Recently, I was asked to create ten illustrations for an upcoming pulp fiction style anthology of short stories. It was an opportunity I couldn’t resist, and so I am in the midst of reading ten short stories, and pulling together elements of the stories to create an illustration for each one that will entice readers to turn the page and read the ensuing story.
What is pulp fiction?
From 1896 through to the 1950s, pulp fiction referred to short story anthologies that were printed on rough, low-quality paper manufactured from wood pulp. In other words, the book was printed on cheap paper, which meant it also had pages with ragged, untrimmed edges. The peak of popularity for pulp fictions was in the 1920s and 1930s, and as World War II engulfed the world– which seriously affected pulp production and costs associated therein — and pulp fiction became a victim of the attractive newcomers on the block: comic books, paperback novels,and, of course, television.
Were there pulp fiction characters with a following?
Long before comic books, pulp fiction was known for such fictional characters as Buck Rogers, Captain Future, Conan the Barbarian, Doc Savage, Lord Lister, The Phantom Detective, The Shadow, Tarzan, and Zorro, to name a few.
The Phantom Detective was none other than the wealthy playboy, Richard Curtis Van Loan — a world-famous detective whose real identity was only known by the Phantom Detective and Clarion newspaper publisher, Frank Havens.
And who hasn’t joked around with friends that “only The Shadow knows” when asked about things that are — or should be — kept secret? The man with the wide-brimmed black hat and the crimson-lined black cloak over a black three-piece business suit — aka Kent Allard aka Lamont Cranston aka countless other characters — was the first hero to delve into questionable activities to secure justice.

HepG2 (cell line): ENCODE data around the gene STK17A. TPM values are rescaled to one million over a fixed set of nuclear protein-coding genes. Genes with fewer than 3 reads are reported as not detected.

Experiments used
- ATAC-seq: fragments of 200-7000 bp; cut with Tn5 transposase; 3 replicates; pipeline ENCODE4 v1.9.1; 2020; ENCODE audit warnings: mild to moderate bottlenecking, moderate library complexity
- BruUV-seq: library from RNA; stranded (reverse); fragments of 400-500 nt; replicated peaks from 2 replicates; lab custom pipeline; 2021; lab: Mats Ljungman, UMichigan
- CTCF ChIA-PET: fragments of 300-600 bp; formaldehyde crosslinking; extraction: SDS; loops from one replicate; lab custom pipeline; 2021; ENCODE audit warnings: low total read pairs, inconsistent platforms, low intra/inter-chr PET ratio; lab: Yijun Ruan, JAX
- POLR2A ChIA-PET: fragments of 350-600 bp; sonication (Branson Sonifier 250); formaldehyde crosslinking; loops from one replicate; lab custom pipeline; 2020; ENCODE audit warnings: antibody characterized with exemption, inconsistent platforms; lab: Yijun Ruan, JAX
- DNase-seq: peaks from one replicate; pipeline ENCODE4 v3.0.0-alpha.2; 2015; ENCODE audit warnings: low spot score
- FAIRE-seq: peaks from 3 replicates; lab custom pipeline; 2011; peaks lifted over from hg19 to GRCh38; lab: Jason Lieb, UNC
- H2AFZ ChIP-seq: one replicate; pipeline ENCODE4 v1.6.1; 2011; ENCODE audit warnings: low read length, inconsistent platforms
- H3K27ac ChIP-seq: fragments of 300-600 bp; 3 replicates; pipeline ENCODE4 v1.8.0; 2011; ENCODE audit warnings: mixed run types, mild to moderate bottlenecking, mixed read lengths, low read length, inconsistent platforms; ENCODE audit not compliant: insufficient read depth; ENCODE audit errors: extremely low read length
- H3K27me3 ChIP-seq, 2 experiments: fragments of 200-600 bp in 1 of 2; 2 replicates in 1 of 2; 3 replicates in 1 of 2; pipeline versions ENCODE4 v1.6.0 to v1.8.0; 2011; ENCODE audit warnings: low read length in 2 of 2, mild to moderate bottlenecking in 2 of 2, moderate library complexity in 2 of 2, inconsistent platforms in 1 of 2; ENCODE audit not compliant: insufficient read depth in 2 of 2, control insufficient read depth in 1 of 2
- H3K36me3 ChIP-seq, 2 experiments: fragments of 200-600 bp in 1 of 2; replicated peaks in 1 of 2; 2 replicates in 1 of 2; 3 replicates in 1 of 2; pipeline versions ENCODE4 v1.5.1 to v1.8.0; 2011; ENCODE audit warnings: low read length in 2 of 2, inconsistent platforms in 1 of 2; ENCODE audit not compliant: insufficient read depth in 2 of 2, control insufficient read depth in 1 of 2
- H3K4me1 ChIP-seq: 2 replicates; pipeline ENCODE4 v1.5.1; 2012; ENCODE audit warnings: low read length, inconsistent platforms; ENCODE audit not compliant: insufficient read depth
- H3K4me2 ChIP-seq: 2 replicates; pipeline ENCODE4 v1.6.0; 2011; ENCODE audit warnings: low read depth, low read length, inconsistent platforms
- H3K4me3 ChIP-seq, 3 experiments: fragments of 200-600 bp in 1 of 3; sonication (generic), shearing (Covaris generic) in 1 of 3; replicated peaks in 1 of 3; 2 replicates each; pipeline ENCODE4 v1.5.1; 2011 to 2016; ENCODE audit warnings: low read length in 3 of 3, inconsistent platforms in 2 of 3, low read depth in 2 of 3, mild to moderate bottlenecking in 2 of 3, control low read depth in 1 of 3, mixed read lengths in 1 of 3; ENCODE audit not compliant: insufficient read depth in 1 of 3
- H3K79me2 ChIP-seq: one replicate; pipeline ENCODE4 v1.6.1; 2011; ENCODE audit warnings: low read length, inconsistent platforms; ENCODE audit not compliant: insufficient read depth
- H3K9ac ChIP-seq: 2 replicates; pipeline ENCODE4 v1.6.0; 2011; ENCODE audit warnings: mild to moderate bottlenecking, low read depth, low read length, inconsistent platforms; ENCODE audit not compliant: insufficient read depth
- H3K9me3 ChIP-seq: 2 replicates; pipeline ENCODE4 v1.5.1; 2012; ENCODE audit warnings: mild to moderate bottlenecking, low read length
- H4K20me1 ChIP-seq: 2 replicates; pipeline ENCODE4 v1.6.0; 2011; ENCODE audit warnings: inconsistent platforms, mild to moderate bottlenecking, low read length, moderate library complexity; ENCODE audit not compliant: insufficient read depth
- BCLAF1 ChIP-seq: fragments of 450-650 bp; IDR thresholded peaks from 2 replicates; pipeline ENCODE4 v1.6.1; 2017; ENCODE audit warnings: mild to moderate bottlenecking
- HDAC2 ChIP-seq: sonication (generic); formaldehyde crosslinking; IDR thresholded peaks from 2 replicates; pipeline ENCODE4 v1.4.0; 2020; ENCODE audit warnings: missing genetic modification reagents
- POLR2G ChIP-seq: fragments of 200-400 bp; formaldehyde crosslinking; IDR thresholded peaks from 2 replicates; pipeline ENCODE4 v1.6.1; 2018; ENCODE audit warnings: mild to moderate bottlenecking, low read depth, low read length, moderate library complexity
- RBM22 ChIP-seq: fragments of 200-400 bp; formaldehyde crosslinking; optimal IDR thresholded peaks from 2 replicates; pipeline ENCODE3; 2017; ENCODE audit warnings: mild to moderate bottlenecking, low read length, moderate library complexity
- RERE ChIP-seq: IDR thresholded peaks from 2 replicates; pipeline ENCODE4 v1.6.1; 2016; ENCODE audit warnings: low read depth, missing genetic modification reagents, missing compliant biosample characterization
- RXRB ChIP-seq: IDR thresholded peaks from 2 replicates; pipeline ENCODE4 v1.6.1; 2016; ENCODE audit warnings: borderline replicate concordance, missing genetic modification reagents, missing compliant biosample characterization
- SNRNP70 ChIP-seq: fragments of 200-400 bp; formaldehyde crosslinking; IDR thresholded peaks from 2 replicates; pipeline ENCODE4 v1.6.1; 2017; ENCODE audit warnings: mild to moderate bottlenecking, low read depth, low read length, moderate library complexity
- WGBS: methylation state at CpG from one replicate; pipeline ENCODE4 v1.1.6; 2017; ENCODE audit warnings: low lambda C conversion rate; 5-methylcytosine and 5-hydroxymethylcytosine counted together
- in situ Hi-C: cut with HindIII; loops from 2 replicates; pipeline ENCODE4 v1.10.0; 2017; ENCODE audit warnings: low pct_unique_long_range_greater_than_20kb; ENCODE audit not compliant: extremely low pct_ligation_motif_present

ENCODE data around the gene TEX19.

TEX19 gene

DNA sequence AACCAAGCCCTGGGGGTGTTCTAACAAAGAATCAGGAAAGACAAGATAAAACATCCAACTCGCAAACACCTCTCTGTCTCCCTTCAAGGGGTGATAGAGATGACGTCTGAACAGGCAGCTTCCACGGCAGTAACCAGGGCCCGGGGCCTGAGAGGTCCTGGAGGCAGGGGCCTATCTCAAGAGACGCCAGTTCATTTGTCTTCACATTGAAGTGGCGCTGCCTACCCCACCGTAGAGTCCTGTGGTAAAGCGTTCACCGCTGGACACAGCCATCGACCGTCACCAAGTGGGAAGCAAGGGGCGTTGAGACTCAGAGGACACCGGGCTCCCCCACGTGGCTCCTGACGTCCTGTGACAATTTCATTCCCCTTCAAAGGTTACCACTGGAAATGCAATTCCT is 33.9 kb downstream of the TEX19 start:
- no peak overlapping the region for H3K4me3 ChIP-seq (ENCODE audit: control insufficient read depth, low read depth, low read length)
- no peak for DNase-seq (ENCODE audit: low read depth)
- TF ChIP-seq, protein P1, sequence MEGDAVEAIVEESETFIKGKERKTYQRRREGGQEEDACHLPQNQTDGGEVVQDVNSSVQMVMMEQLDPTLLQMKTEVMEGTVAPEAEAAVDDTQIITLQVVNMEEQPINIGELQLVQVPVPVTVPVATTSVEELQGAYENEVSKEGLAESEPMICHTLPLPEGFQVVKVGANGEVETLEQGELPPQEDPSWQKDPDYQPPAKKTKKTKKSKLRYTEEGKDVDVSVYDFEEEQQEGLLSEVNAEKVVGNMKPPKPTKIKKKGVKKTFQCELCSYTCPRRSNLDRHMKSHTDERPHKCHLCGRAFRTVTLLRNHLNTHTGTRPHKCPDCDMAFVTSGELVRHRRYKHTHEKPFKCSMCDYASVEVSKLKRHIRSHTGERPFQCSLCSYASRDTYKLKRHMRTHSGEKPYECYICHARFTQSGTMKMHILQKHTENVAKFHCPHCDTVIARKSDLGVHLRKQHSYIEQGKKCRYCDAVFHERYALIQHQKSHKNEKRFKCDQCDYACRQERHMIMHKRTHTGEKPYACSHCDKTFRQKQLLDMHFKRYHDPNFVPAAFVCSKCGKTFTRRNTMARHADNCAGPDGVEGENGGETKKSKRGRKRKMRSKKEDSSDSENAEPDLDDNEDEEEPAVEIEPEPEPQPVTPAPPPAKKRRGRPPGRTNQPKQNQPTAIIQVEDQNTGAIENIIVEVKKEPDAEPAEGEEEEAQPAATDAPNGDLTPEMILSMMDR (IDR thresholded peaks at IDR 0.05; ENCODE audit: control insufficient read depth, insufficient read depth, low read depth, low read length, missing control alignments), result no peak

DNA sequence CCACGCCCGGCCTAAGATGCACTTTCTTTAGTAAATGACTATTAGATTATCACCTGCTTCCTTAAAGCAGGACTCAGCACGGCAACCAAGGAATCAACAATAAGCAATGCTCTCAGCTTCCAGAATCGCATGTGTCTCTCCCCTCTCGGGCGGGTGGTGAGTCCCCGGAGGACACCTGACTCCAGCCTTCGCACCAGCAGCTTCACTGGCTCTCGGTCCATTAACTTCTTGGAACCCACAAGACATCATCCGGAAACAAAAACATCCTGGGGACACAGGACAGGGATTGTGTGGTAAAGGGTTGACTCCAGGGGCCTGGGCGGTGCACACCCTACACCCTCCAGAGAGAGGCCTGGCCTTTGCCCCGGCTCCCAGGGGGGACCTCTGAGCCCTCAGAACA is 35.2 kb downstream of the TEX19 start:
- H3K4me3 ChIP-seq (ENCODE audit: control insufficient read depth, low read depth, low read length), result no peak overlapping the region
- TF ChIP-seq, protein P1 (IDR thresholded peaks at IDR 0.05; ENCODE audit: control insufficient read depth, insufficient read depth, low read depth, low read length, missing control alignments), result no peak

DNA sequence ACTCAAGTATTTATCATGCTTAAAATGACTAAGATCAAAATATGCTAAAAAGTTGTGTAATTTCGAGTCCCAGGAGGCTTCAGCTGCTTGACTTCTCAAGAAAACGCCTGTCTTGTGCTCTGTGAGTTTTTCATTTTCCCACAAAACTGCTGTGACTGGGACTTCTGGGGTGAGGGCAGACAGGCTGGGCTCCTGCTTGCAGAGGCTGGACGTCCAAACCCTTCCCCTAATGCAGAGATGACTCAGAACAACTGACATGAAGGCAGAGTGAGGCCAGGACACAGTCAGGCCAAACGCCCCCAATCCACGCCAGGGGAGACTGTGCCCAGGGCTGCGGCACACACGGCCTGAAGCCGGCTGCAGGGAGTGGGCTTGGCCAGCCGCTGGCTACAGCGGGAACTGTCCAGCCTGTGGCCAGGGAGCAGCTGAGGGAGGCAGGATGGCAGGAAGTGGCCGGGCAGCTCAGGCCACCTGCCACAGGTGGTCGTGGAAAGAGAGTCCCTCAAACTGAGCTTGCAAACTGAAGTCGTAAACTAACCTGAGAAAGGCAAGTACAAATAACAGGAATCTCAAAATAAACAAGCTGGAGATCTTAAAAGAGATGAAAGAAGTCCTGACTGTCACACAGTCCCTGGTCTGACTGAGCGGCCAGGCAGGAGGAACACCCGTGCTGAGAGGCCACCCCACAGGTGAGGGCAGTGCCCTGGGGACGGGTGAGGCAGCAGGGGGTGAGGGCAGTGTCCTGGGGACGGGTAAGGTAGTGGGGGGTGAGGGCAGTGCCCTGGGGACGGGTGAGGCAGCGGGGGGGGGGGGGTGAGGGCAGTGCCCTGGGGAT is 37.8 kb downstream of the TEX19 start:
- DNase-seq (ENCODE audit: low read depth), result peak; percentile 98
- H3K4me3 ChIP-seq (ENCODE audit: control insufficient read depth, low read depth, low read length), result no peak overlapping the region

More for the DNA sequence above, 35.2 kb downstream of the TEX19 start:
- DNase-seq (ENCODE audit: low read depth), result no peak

Yes, he believed in burglary if that was the only way to get proof against criminals. Yes, he believed in scaring criminals half to death to get at the truth. Yes, he believed that gunning down criminals was acceptable if no other option seemed viable at the time of the shooting. He was a dark superhero that emerged from trials and tribulations that the Great Depression brought to the masses.
And those are just two from among many of the pulp fiction heroes, superheroes, and villains that readers followed from month to month back then … some of whom have successfully transitioned via other media into the 21st century.
Were there any pulp fiction authors whose names might be recognized these days?
Some of the writers are names that we still recognize in this generation: Isaac Asimov, Ray Bradbury, Edgar Rice Burroughs, William S. Burroughs, Raymond Chandler, Agatha Christie, Arthur C. Clark, Arthur Conan Doyle, F. Scott Fitzgerald, Zane Grey, Dashiell Hammett, Robert A. Heinlein, Frank Herbert, Rudyard Kipling, Louis L’Amour, Jack London, H.P. Lovecraft, Mark Twain, Jack Vance, H.G. Wells, and Tennessee Williams.
It may be nearly unbelievable that such respected and renowned authors as these wrote pulp fiction, but they did and the literary world is all the richer for it.
What kind of stories are usually found in pulp fiction?
This genre relies on sensational stories that focus on the main character’s struggles against inner and outer forces that create moral and ethical dilemmas for him or her. Dark, powerful, evil forces beyond the main character’s control threaten to upset the world as the main character knows it, and the conflict must be resolved.
Now that you know the opportunity to illustrate the stories in Joel Mark Harris‘ upcoming anthology of short stories, “Amazing Adventures” was one I couldn’t resist. Watch for more info on this project in upcoming weeks, along with the unveiling of all ten illustrations. Until then, readers and visitors, keep following your passions!